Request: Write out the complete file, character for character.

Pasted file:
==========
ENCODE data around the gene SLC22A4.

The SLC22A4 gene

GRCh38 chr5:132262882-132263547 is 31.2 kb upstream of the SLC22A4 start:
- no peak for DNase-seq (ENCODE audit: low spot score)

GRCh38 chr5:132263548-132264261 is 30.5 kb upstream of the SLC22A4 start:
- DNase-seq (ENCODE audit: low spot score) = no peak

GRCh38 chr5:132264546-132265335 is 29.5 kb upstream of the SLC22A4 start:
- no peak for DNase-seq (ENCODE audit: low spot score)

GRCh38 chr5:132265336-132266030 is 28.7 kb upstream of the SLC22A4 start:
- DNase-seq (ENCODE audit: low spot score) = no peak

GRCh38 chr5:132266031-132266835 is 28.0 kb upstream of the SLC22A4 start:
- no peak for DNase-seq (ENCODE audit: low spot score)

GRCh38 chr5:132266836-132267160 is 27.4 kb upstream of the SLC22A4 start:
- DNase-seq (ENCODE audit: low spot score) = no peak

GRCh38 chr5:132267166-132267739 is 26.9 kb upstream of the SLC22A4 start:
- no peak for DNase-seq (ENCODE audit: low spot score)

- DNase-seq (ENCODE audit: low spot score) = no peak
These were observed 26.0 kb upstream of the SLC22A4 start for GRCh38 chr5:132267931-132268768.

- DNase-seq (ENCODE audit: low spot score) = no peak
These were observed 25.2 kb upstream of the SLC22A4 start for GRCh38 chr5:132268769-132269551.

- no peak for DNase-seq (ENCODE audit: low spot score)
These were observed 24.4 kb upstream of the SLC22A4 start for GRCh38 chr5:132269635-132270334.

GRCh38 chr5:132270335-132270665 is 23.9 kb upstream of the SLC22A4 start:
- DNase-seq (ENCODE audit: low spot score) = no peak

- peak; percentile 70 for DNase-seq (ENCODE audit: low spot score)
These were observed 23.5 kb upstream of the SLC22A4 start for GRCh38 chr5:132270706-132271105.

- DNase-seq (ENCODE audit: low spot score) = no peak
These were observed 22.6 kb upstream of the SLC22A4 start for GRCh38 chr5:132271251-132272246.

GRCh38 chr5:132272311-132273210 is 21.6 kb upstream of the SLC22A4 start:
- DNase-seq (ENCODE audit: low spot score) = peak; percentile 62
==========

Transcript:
ENCODE data around the gene SLC22A4.

The SLC22A4 gene

GRCh38 chr5:132262882-132263547 is 31.2 kb upstream of the SLC22A4 start:
- no peak for DNase-seq (ENCODE audit: low spot score)

GRCh38 chr5:132263548-132264261 is 30.5 kb upstream of the SLC22A4 start:
- DNase-seq (ENCODE audit: low spot score) = no peak

GRCh38 chr5:132264546-132265335 is 29.5 kb upstream of the SLC22A4 start:
- no peak for DNase-seq (ENCODE audit: low spot score)

GRCh38 chr5:132265336-132266030 is 28.7 kb upstream of the SLC22A4 start:
- DNase-seq (ENCODE audit: low spot score) = no peak

GRCh38 chr5:132266031-132266835 is 28.0 kb upstream of the SLC22A4 start:
- no peak for DNase-seq (ENCODE audit: low spot score)

GRCh38 chr5:132266836-132267160 is 27.4 kb upstream of the SLC22A4 start:
- DNase-seq (ENCODE audit: low spot score) = no peak

GRCh38 chr5:132267166-132267739 is 26.9 kb upstream of the SLC22A4 start:
- no peak for DNase-seq (ENCODE audit: low spot score)

- DNase-seq (ENCODE audit: low spot score) = no peak
These were observed 26.0 kb upstream of the SLC22A4 start for GRCh38 chr5:132267931-132268768.

- DNase-seq (ENCODE audit: low spot score) = no peak
These were observed 25.2 kb upstream of the SLC22A4 start for GRCh38 chr5:132268769-132269551.

- no peak for DNase-seq (ENCODE audit: low spot score)
These were observed 24.4 kb upstream of the SLC22A4 start for GRCh38 chr5:132269635-132270334.

GRCh38 chr5:132270335-132270665 is 23.9 kb upstream of the SLC22A4 start:
- DNase-seq (ENCODE audit: low spot score) = no peak

- peak; percentile 70 for DNase-seq (ENCODE audit: low spot score)
These were observed 23.5 kb upstream of the SLC22A4 start for GRCh38 chr5:132270706-132271105.

- DNase-seq (ENCODE audit: low spot score) = no peak
These were observed 22.6 kb upstream of the SLC22A4 start for GRCh38 chr5:132271251-132272246.

GRCh38 chr5:132272311-132273210 is 21.6 kb upstream of the SLC22A4 start:
- DNase-seq (ENCODE audit: low spot score) = peak; percentile 62